This command will create a package named fabcar.tar.gz in your current directory. The --lang flag is used to specify the chaincode language and the --path flag provides the location of your smart contract code. The --label flag is used to specify a chaincode label that will identity your chaincode after it is installed. It is recommended that your label include the chaincode name and version.

Now that we created the chaincode package, we can install the chaincode on the peers of the test network.

Install the chaincode package

After we package the Fabcar smart contract, we can install the chaincode on our peers. The chaincode needs to be installed on every peer that will endorse a transaction. Because we are going to set the endorsement policy to require endorsements from both Org1 and Org2, we need to install the chaincode on the peers operated by both organizations:

  • peer0.org1.example.com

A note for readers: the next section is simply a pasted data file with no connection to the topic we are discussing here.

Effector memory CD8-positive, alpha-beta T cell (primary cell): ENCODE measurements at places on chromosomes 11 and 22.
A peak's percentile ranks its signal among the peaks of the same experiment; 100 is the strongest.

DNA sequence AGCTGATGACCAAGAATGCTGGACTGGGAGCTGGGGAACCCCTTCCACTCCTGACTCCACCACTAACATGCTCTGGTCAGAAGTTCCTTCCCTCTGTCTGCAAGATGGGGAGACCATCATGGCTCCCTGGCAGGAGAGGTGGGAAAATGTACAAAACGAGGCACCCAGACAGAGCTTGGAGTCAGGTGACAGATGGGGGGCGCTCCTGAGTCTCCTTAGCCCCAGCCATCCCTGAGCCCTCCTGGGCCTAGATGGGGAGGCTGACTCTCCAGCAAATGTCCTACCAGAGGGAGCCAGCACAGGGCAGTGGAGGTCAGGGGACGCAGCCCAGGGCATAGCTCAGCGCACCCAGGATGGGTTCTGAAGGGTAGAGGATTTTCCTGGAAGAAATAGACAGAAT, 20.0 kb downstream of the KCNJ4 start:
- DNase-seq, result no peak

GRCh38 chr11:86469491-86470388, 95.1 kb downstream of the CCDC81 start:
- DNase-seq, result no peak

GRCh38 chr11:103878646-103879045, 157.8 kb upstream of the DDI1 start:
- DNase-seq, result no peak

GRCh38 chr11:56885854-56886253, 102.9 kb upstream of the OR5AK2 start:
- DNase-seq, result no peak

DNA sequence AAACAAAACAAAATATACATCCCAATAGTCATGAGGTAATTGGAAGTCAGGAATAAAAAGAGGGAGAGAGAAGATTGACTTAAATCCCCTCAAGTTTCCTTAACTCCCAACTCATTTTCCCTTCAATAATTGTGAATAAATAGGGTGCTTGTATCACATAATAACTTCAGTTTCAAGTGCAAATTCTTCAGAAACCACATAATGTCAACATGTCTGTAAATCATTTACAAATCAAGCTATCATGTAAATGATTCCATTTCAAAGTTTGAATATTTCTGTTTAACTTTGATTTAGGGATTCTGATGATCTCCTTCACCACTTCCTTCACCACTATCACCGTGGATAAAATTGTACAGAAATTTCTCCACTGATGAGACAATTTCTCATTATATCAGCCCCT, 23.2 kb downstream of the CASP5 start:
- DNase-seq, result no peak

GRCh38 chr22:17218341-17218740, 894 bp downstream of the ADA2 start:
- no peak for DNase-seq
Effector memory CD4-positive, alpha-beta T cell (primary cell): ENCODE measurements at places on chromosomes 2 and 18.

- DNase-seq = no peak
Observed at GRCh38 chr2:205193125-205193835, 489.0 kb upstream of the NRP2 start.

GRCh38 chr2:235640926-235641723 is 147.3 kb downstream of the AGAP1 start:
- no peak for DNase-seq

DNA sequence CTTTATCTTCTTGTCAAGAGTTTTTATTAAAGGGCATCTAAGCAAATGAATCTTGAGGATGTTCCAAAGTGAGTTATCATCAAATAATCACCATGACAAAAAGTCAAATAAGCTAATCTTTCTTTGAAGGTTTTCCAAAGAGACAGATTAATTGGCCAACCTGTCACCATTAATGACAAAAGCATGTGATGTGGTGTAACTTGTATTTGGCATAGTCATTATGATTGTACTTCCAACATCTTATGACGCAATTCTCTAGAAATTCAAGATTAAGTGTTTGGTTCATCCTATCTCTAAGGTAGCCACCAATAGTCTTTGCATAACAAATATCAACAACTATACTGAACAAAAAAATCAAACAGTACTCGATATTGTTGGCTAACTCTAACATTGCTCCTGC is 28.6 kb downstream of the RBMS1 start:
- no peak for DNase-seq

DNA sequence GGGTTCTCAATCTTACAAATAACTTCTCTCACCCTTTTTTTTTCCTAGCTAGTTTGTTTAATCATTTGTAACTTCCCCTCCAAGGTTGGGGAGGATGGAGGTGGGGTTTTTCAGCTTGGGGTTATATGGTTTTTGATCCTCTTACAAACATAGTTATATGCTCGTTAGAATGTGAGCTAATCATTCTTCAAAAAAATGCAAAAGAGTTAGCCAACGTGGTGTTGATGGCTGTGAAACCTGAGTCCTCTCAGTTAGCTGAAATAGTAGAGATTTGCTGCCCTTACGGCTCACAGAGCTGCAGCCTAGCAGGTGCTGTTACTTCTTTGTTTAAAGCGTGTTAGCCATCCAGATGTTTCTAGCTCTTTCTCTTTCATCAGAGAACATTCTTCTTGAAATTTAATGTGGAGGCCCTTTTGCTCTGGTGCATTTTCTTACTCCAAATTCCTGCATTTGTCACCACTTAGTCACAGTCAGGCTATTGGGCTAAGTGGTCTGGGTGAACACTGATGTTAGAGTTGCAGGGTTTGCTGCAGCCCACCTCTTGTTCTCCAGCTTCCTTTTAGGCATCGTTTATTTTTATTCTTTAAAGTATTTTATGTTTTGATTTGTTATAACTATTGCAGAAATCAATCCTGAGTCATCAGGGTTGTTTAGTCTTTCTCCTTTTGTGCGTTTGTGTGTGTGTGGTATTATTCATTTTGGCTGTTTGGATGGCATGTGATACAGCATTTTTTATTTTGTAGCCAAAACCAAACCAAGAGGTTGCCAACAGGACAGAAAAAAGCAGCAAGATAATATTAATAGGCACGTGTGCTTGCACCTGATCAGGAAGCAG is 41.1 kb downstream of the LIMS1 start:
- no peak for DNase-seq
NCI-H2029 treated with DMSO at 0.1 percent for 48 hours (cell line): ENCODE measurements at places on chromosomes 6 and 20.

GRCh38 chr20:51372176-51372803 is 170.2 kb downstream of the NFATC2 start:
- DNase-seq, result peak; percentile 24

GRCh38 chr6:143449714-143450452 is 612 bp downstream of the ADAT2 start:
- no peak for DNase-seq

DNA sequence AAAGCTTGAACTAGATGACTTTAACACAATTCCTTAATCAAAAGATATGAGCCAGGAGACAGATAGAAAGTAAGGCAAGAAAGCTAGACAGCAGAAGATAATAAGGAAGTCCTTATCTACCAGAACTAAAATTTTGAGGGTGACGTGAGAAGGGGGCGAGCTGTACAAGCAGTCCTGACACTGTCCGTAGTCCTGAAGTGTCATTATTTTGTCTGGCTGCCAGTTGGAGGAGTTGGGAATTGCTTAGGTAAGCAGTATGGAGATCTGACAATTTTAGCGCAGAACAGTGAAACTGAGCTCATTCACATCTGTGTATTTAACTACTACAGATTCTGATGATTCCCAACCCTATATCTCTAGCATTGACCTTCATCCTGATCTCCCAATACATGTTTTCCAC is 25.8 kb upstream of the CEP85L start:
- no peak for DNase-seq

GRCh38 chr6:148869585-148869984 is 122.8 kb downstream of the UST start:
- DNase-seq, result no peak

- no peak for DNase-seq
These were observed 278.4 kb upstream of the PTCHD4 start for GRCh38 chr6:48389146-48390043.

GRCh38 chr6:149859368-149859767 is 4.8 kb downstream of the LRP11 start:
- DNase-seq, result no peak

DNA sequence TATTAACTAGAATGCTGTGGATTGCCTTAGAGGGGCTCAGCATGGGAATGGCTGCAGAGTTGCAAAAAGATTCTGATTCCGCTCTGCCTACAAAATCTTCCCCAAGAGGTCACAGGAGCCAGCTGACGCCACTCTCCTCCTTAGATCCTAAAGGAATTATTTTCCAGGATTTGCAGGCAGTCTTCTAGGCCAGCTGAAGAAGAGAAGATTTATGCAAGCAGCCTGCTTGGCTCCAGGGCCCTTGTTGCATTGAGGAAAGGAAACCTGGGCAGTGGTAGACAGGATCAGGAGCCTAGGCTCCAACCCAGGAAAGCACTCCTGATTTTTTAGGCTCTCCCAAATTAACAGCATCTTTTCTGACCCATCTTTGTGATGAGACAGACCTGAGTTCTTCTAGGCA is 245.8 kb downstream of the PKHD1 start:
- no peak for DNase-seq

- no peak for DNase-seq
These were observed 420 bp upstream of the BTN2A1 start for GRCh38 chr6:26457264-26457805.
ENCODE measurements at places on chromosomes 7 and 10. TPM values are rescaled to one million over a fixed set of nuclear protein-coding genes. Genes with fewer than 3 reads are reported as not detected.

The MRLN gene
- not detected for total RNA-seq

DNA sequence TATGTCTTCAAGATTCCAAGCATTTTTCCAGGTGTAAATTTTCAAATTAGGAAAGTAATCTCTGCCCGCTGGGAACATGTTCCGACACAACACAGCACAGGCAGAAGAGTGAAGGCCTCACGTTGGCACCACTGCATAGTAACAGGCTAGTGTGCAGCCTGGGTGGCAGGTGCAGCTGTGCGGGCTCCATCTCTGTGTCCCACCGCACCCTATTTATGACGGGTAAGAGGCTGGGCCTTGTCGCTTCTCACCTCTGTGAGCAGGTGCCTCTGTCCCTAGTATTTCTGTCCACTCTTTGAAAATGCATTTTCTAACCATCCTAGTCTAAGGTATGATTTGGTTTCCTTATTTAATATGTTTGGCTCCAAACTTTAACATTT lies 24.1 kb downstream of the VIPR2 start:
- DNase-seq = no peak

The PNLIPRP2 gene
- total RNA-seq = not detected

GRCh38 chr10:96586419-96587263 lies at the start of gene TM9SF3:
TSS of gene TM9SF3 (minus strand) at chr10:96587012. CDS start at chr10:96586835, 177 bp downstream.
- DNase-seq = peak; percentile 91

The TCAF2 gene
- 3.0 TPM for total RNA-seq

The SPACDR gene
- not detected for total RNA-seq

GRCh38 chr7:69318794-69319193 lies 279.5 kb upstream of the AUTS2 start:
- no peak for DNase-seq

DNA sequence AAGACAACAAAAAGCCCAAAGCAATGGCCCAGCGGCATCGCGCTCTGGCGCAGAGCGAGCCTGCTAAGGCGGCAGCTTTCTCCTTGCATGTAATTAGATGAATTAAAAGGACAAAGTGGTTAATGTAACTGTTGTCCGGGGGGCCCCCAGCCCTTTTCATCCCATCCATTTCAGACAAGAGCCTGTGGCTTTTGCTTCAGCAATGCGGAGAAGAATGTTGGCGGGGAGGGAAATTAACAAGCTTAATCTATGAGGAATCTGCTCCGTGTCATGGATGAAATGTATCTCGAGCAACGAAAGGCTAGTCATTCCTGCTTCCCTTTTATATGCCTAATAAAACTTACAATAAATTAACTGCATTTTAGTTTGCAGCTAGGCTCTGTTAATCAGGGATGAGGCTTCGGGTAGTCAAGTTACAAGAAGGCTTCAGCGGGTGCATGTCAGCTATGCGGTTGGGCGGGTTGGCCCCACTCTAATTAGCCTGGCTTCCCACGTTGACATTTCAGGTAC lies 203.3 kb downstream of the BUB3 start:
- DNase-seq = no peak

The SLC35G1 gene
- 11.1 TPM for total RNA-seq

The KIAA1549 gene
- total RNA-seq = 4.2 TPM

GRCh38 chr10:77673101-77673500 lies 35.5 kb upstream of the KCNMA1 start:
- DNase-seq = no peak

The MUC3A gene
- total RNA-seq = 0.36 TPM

• peer0.org2.example.com

Let’s install the chaincode on the Org1 peer first. Set the following environment variables to operate the peer CLI as the Org1 admin user. The CORE_PEER_ADDRESS will be set to point to the Org1 peer, peer0.org1.example.com.

export CORE_PEER_TLS_ENABLED=true
export CORE_PEER_LOCALMSPID="Org1MSP"
export CORE_PEER_TLS_ROOTCERT_FILE=${PWD}/organizations/peerOrganizations/org1.example.com/peers/peer0.org1.example.com/tls/ca.crt
export CORE_PEER_MSPCONFIGPATH=${PWD}/organizations/peerOrganizations/org1.example.com/users/Admin@org1.example.com/msp
export CORE_PEER_ADDRESS=localhost:7051

Issue the peer lifecycle chaincode install command to install the chaincode on the peer:

peer lifecycle chaincode install fabcar.tar.gz

If the command is successful, the peer will generate and return the package identifier. This package ID will be used to approve the chaincode in the next step. You should see output similar to the following:

2020-02-12 11:40:02.923 EST [cli.lifecycle.chaincode] submitInstallProposal -> INFO 001 Installed remotely: response:<status:200 payload:"\nIfabcar_1:69de748301770f6ef64b42aa6bb6cb291df20aa39542c3ef94008615704007f3\022\010fabcar_1" >